20 Estimating energy fluxes in the North American Monsoon region using flux tower and satellite data

Monday, 24 January 2011
Washington State Convention Center
Dea Doklestic, New Haven, CT; and R. Smith

We present an analysis of the results measured by six flux towers in southern and central Arizona. The towers are a part of the AmeriFlux network and the longest measurements span the period from 2003 - 2010. In southern Arizona the analysis reveals a clear annual cycle in surface properties that follows the monsoon rains: a dramatic response in variables such as albedo and vegetation indices is observed. In central Arizona, there is no such obvious variation in surface properties related to the monsoon. Furthermore, the relatively long presence of the towers enables us to test the dependence of landscape response on the interannual variability of the monsoon. The results show tight coupling between the amount of precipitation, vegetation cover and albedo.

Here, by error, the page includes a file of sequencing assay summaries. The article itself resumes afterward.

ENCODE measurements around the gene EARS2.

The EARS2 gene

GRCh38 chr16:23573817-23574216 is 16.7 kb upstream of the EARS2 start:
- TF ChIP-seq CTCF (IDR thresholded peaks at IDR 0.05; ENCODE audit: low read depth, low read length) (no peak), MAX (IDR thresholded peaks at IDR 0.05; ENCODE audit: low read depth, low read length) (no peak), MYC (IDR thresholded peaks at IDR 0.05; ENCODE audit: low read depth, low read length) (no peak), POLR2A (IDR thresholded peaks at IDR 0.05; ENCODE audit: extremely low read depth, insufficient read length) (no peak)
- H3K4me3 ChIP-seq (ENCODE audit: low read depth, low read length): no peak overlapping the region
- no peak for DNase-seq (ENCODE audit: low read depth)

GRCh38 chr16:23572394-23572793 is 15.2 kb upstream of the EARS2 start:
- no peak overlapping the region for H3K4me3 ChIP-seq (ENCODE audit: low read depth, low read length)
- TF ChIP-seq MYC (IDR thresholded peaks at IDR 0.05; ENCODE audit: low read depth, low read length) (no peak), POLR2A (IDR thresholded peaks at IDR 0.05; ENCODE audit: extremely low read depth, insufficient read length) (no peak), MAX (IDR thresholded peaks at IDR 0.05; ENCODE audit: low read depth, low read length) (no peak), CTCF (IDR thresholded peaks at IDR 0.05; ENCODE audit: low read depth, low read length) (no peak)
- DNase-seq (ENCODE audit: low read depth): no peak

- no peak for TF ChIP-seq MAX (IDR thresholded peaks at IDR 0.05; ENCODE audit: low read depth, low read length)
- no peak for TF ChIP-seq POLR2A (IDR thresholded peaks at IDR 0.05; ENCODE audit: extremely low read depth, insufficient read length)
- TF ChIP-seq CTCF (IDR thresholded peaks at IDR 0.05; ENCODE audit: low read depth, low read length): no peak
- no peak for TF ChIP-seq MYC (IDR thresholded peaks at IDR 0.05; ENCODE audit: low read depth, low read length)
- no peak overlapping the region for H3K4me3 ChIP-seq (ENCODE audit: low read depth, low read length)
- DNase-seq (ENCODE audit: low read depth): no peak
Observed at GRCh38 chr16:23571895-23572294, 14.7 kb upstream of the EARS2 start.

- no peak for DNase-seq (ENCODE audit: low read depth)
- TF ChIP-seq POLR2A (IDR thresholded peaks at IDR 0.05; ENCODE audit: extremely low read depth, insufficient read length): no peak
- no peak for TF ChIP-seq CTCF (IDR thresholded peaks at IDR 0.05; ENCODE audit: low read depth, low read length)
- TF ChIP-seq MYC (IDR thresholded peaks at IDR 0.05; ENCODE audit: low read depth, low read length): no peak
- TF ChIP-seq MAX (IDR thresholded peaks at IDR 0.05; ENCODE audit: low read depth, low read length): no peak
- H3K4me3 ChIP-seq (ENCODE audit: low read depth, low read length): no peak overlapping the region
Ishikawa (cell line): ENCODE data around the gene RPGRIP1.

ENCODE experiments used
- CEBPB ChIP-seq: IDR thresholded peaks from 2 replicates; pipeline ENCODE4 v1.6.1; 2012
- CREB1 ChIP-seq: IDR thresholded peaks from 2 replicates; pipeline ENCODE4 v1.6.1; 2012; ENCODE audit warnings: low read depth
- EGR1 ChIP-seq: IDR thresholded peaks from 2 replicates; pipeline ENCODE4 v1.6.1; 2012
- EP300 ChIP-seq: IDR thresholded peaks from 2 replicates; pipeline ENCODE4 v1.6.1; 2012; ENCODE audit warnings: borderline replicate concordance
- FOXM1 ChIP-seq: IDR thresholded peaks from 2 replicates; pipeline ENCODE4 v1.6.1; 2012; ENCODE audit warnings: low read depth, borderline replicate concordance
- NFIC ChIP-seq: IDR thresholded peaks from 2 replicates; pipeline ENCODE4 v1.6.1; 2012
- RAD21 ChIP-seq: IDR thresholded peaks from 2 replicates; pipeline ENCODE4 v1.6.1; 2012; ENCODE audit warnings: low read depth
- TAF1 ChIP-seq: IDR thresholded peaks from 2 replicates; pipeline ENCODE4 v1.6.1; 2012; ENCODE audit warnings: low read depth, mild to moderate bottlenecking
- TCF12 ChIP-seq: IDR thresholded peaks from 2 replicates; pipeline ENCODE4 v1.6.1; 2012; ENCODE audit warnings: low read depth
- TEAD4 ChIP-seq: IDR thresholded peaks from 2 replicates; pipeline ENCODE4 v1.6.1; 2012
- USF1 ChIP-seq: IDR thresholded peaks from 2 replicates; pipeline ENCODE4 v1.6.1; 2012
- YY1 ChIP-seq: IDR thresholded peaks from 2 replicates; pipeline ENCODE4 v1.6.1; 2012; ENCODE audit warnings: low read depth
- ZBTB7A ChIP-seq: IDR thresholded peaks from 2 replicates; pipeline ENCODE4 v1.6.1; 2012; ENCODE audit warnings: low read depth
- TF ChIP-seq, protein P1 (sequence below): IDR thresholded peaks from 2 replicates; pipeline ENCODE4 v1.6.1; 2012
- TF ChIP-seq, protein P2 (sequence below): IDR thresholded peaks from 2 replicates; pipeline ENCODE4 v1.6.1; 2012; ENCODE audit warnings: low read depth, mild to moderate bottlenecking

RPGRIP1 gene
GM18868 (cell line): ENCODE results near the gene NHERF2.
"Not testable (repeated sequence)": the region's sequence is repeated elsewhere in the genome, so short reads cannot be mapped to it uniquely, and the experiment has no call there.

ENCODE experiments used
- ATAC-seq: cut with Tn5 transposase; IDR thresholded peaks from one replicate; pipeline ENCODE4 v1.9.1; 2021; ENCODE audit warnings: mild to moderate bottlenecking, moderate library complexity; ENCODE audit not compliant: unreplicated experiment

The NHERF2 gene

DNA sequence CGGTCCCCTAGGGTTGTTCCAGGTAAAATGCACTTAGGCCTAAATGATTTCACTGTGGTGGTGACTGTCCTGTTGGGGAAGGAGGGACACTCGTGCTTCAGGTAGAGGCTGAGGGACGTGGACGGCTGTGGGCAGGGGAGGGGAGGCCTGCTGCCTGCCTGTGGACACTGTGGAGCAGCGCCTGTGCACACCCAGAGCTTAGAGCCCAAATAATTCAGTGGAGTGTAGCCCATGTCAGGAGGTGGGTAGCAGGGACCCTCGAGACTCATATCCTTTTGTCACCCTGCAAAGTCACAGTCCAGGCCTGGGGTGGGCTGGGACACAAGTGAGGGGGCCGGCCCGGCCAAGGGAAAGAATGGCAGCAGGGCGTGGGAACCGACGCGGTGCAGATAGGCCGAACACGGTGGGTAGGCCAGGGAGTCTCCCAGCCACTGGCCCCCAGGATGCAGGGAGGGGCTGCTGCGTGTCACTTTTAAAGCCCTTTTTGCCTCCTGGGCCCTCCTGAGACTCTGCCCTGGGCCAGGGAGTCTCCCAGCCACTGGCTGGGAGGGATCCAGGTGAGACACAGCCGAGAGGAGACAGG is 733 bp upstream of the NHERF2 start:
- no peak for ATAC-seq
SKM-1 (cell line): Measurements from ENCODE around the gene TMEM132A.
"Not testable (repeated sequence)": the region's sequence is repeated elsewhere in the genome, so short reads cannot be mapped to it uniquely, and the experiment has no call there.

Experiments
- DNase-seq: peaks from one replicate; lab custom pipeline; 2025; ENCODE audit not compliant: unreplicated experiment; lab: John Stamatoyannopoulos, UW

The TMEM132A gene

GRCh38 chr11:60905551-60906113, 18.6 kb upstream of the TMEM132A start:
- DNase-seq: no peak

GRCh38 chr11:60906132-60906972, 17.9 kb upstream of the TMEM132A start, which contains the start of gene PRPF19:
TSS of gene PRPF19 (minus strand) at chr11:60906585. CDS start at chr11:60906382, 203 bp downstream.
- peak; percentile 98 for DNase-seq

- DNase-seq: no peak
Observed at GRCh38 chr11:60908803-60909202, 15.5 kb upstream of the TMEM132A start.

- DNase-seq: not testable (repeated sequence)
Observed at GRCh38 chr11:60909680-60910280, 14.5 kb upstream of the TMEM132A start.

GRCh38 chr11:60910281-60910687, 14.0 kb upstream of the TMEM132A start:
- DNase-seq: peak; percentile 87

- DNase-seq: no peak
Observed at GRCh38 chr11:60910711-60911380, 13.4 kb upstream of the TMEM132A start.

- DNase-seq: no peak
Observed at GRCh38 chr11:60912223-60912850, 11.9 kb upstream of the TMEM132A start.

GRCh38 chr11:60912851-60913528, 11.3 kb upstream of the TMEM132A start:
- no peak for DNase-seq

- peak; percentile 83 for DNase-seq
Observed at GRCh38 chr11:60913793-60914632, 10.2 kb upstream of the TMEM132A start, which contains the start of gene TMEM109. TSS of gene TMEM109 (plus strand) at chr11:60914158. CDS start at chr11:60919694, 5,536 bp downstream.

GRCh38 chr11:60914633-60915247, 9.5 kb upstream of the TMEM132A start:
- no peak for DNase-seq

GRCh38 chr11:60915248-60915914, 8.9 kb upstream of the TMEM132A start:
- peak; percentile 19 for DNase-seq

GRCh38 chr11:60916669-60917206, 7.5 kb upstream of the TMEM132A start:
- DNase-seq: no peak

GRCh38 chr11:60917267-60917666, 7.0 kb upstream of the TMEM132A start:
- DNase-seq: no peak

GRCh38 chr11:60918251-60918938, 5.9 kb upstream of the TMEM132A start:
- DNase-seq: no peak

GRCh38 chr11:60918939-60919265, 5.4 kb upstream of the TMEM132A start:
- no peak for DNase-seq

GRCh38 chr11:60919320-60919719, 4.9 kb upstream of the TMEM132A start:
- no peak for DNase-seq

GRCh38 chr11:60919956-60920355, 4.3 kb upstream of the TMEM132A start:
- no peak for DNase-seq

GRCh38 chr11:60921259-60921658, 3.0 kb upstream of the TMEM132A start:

In order to observe the variations in sensible heat flux and surface evaporation on a regional scale, we used MODIS satellite data. Sensible heat flux was estimated using the MODIS Land Surface Temperature product, whereas evaporation was modeled using the Penman-Monteith model (Cleugh et al., 2007). Ultimately, the strength of land-atmosphere coupling in the NAM region will be tested by coupling the evaporation data with a regional scale atmospheric model.

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